DOE - Fossil Energy Techline - Issued on:  February 27, 2003

Abraham Announces Pollution-Free Power Plant of the Future

$1 Billion 'Living Prototype' to Showcase Cutting-Edge Technologies to Advance President's Climate Change, Hydrogen Initiatives

Washington DC - Secretary of Energy Spencer Abraham today announced plans for the United States to build a prototype of the fossil fuel power plant of the future - a $1 billion venture that will combine electricity and hydrogen production with the virtual total elimination of harmful emissions, including greenhouse gases.

FutureGen - A Prototype of Tomorrow's Coal Fueled Power Plant
President Endorses FutureGen
- Read President's Statement
- Read Secretary Abraham's Remarks

"FutureGen will be one of the boldest steps our nation has taken toward a pollution-free energy future," said Secretary Abraham. "Knowledge from FutureGen will help turn coal from an environmentally challenging energy resource into an environmentally benign one. The prototype power plant will serve as the test bed for demonstrating the best technologies the world has to offer."

The Energy Department will ask the power industry to organize a consortium to manage the project and provide at least 20 percent of the costs.

Although current plans call for the plant to be designed and built over the next five years, then operated for at least five years beyond that, the department envisions the project serving as a test bed for new technologies for well into the coming decade and perhaps beyond.

Virtually every aspect of the prototype plant will be based on cutting-edge technology. The government will ask the industrial consortium to design a plant that will turn coal into a hydrogen-rich gas, rather than burning it directly. The hydrogen could then be combusted in a turbine or used in a fuel cell to produce clean electricity, or it could be fed to a refinery to help upgrade petroleum products. In the future, the plant could become a model hydrogen-production facility for President Bush's initiative to develop a new fleet of hydrogen-powered cars and trucks.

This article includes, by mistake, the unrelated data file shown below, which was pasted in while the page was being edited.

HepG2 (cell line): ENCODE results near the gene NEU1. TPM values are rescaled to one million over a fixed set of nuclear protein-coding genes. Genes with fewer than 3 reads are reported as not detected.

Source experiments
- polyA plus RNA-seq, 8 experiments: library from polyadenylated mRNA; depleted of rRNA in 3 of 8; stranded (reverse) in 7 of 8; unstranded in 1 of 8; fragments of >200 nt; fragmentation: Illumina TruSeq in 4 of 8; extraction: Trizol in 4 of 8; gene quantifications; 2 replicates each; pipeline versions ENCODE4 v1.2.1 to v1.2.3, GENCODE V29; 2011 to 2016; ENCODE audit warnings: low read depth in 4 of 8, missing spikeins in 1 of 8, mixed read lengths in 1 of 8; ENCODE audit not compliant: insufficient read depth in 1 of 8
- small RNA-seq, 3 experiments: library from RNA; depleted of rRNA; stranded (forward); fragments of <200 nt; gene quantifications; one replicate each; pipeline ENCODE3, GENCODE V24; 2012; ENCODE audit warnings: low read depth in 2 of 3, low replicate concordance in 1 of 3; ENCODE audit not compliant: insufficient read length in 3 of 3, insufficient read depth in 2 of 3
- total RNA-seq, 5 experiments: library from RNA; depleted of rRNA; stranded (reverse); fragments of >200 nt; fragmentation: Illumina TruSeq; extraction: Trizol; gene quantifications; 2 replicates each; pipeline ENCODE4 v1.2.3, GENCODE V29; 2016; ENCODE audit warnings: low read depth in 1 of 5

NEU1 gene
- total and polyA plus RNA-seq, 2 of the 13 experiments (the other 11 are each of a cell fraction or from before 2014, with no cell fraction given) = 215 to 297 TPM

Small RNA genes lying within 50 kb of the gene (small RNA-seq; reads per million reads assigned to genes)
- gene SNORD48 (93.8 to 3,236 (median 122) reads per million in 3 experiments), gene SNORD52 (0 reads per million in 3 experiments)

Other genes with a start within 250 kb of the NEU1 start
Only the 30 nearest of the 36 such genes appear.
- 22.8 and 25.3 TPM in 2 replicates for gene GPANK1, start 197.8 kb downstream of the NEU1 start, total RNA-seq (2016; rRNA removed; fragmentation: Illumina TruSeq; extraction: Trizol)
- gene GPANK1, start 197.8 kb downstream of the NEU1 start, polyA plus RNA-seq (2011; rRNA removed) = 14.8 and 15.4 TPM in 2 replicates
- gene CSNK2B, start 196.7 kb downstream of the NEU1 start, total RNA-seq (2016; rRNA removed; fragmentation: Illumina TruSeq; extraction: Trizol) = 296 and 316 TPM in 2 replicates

Common air pollutants such as sulfur dioxide and nitrogen oxides would be cleaned from the coal gases and converted to useable byproducts such as fertilizers and soil enhancers. Mercury pollutants would also be removed. Carbon dioxide would be captured and sequestered in deep underground geologic formations.

Carbon sequestration will be one of the primary features that will set the prototype plant apart from other electric power projects. Engineers will design into the plant advanced capabilities to capture the carbon dioxide in a form that can be sequestered. No other plant in the world has been built with this capability.

The initial goal will be to capture at least 90 percent of the plant's carbon dioxide, but with advanced technologies, it may be possible to achieve nearly 100 percent capture.

Once captured, the carbon dioxide will be injected deep underground, perhaps into the brackish reservoirs that lie thousands of feet below the surface of much of the United States, or potentially into oil or gas reservoirs, or into unmineable coal seams or basalt formations. Once entrapped in these formations, the greenhouse gas would be permanently isolated from the atmosphere.

The plant would be sized to generate approximately 275 megawatts of electricity, roughly equivalent to an average mid-size coal-fired power plant.

Finally, the department said, the prototype plant would be a stepping stone toward a future coal-fired power plant that not only would be emission-free but would operate at unprecedented fuel efficiencies. Technologies that could be future candidates for testing at the prototype plant could push electric power generating efficiencies to 60 percent or more - nearly double the efficiencies of today's conventional coal-burning plants.

Coal is the workhorse of the United States' electric power sector, supplying more than half the electricity the nation consumes. It is also the most abundant fossil fuel in the United States with supplies projected to last 250 years or more. The ultimate goal for the prototype plant, the Energy Department said, is to show how new technology can eliminate environmental concerns over the future use of coal and allow the nation to tap the full potential of its massive coal deposits.

- End of Techline -

News Media Contact: Drew Malcomb, DOE Office of Public Affairs,

Program Contact: Robert Porter, DOE Office of Fossil Energy,